How to Be A Winner!

Many people (sometimes even parents and coaches) confuse "being a winner" with winning games.  They are two entirely different things!  Winning (or losing, or drawing) a game is simply a "result."  Almost everything you do in life produces a result.  Sometimes the result is what you want, sometimes it is not... but being a "winner" is never about your results!  Rather it is about what you "choose" to do with those results.  That's correct, "being a winner" is an attitude, and it's always a matter of your choice!   

A "Winner" chooses to accept responsibility for his (or her) actions and results!  

A "Winner" chooses to direct his own progress as much as possible!                    

A "Winner" chooses to use his results as a means to further learning and growth!

A "Winner" seeks to identify mistakes and views them as lessons to be learned!    

A "Winner" understands that sometimes progress is slow... but that it will come!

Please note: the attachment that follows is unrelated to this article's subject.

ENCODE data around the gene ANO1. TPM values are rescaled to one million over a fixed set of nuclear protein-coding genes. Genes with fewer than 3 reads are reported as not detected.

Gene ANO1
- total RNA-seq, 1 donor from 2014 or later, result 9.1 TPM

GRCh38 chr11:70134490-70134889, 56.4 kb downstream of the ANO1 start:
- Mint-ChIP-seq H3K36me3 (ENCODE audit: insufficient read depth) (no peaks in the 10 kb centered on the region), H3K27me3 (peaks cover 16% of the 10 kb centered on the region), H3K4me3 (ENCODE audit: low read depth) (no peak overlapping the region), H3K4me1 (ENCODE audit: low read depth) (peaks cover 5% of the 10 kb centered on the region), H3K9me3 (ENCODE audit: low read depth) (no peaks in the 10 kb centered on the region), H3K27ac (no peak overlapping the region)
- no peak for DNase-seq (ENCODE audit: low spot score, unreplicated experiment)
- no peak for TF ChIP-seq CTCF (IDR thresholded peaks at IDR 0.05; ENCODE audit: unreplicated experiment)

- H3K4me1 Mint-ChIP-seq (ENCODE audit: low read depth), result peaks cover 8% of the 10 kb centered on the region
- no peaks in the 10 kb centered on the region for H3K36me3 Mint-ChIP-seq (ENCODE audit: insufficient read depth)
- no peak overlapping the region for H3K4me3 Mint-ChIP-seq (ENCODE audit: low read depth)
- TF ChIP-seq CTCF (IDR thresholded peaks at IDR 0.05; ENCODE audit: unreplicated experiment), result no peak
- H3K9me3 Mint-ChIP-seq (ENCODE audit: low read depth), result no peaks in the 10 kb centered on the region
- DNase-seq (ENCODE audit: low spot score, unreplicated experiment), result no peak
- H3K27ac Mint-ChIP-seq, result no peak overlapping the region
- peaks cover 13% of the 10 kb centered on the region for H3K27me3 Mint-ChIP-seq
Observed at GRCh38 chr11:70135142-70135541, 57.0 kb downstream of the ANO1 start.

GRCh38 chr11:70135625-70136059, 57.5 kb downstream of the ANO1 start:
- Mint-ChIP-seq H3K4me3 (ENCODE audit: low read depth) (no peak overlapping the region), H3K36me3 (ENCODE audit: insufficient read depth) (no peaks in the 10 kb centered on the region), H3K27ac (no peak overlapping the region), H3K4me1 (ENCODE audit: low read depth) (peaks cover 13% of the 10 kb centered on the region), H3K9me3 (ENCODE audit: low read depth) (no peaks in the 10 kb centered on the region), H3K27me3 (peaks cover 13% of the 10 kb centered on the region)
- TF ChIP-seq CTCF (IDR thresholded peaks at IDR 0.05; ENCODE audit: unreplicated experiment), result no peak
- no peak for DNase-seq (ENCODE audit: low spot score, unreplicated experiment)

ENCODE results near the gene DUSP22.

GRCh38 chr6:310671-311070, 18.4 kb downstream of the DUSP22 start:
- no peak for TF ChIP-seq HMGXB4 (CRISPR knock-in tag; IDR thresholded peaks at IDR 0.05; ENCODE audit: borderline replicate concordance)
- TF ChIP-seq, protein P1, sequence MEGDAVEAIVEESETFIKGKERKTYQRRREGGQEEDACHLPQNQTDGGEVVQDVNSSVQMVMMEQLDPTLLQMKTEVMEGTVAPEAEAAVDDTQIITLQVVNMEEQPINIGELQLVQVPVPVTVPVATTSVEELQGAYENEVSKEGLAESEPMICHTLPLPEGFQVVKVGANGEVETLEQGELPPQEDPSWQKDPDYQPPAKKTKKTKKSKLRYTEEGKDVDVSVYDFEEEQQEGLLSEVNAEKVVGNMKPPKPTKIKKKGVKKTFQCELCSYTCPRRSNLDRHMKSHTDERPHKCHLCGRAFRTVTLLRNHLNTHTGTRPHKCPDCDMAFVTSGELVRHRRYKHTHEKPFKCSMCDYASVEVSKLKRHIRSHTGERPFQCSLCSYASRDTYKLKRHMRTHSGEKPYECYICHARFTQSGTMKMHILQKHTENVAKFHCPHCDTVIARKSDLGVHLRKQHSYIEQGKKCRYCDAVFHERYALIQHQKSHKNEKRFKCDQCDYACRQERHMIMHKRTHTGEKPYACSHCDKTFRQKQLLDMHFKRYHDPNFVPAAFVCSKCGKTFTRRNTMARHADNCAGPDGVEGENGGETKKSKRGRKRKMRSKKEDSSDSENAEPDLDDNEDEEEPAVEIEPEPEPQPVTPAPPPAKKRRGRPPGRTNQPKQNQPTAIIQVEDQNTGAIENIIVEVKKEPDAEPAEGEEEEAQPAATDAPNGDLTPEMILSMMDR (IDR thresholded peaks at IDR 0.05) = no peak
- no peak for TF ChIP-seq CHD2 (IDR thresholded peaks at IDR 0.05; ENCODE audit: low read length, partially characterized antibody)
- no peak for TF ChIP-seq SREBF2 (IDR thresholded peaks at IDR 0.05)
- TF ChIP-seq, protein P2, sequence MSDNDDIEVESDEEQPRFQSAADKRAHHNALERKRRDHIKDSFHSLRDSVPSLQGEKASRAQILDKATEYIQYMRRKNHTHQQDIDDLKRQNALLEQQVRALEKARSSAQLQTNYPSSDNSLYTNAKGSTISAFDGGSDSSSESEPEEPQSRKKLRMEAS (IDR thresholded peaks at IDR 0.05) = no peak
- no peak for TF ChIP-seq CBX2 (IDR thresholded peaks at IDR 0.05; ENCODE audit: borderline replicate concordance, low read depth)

A "Winner" understands that a loss is an opportunity for personal improvement!

What will you "choose" to be today?

The Website
(inter-active on-line play & lessons)

The C&O Family Chess Center currently has a number of groups available on at no extra charge if you are enrolled in one of our programs or are a Center member (Membership Application). We receive no money from, but it is very useful if students are taking lessons or classes with us.  While it is not necessary to register through the center there are several benefits to doing so, especially if you are enrolled in one of our programs.   Students have access to a wide variety of lessons and other activities (which supplement our classroom materials and instruction) including unlimited play against other members and computers (at different strengths.  Our coaches will have access to your games and ratings, and can direct you to specific exercises and areas of study if you ask.  While their initial ratings are somewhat inflated, progress in ratings will translate into rating points on your club or USCF rating. Registration Guide